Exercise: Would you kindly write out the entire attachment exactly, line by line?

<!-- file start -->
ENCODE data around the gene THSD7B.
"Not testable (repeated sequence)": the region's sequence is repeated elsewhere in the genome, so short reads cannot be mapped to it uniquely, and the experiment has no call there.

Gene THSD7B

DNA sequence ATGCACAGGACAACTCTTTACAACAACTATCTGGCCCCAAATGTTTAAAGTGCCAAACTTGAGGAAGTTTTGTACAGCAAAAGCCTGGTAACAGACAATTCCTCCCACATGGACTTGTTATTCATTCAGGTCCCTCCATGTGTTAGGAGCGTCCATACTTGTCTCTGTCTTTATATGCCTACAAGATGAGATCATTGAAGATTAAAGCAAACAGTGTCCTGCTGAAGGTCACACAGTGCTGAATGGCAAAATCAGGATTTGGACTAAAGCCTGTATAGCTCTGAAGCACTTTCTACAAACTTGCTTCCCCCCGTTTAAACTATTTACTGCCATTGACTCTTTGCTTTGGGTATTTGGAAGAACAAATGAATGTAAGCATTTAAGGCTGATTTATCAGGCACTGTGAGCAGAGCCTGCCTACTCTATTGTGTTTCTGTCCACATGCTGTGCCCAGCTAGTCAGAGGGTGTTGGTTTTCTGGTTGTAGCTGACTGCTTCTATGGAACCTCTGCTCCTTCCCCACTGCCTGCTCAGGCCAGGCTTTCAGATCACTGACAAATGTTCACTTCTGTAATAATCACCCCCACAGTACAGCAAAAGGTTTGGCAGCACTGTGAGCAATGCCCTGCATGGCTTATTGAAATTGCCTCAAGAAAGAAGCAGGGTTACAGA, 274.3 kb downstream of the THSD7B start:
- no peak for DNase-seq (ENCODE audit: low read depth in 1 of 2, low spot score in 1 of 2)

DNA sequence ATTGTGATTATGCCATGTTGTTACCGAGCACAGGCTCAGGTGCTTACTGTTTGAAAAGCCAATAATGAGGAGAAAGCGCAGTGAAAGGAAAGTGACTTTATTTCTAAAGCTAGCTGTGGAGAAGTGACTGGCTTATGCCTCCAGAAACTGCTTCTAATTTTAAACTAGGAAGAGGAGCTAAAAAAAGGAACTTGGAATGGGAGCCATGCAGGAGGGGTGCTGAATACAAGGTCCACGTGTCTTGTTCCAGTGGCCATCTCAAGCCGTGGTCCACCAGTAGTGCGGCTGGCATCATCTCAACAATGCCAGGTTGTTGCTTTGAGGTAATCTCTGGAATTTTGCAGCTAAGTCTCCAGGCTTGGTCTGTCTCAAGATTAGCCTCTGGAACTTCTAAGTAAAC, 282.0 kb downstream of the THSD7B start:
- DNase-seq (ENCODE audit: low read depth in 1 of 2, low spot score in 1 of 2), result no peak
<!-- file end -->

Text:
ENCODE data around the gene THSD7B.
"Not testable (repeated sequence)": the region's sequence is repeated elsewhere in the genome, so short reads cannot be mapped to it uniquely, and the experiment has no call there.

Gene THSD7B

DNA sequence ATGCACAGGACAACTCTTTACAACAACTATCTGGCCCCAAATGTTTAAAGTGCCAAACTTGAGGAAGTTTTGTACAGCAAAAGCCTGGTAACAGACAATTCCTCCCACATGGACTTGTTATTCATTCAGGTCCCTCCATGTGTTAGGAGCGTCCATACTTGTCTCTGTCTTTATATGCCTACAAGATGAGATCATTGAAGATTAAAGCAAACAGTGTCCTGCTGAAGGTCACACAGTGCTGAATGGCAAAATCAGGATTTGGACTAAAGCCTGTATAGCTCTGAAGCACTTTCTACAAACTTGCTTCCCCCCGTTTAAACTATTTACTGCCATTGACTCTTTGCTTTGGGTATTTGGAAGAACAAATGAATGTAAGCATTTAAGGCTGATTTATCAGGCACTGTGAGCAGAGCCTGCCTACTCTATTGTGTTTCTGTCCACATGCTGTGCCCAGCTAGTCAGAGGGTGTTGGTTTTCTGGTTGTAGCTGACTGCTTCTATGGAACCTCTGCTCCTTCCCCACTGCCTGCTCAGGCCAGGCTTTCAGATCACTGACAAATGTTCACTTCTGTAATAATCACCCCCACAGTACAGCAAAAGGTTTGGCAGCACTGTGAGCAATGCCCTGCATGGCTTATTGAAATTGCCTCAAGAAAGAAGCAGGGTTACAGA, 274.3 kb downstream of the THSD7B start:
- no peak for DNase-seq (ENCODE audit: low read depth in 1 of 2, low spot score in 1 of 2)

DNA sequence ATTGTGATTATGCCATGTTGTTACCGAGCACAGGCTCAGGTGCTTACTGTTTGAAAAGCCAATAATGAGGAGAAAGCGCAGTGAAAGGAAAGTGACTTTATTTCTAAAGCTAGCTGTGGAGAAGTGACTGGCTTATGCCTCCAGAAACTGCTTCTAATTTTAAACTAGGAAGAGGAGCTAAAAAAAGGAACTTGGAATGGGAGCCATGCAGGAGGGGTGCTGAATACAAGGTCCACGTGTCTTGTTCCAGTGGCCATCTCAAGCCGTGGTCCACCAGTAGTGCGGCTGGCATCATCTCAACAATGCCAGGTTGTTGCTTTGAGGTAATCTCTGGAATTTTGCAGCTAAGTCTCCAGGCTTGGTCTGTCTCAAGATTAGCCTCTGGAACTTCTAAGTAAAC, 282.0 kb downstream of the THSD7B start:
- DNase-seq (ENCODE audit: low read depth in 1 of 2, low spot score in 1 of 2), result no peak